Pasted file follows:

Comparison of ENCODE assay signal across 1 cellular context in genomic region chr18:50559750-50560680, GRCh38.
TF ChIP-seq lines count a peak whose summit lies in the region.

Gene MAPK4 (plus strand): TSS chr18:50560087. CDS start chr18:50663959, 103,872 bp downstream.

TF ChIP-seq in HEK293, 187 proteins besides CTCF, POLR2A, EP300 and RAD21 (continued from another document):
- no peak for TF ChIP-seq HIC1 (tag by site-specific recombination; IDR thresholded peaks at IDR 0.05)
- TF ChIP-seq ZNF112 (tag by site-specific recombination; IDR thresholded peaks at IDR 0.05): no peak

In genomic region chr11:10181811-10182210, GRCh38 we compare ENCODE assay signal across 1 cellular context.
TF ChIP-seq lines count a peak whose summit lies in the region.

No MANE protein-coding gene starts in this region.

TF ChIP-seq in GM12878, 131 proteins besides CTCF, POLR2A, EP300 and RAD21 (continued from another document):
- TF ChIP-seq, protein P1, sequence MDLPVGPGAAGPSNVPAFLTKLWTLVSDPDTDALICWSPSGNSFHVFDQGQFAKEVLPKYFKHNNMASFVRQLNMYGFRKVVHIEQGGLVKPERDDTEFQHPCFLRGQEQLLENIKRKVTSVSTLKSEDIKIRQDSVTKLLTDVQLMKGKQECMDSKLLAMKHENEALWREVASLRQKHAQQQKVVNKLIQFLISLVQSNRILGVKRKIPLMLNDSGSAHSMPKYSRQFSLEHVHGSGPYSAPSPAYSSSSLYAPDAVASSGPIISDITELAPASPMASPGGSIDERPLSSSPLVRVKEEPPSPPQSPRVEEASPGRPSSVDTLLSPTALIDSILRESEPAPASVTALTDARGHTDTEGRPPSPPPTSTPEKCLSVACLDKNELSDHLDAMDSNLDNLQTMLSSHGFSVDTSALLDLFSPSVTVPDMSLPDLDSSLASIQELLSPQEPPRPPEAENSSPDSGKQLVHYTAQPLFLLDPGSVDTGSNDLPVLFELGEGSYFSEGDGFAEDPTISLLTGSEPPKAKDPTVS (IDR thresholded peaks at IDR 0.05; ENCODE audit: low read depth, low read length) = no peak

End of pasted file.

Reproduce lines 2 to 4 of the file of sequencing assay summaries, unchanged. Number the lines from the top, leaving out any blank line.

TF ChIP-seq lines count a peak whose summit lies in the region.

Gene MAPK4 (plus strand): TSS chr18:50560087. CDS start chr18:50663959, 103,872 bp downstream.

TF ChIP-seq in HEK293, 187 proteins besides CTCF, POLR2A, EP300 and RAD21 (continued from another document):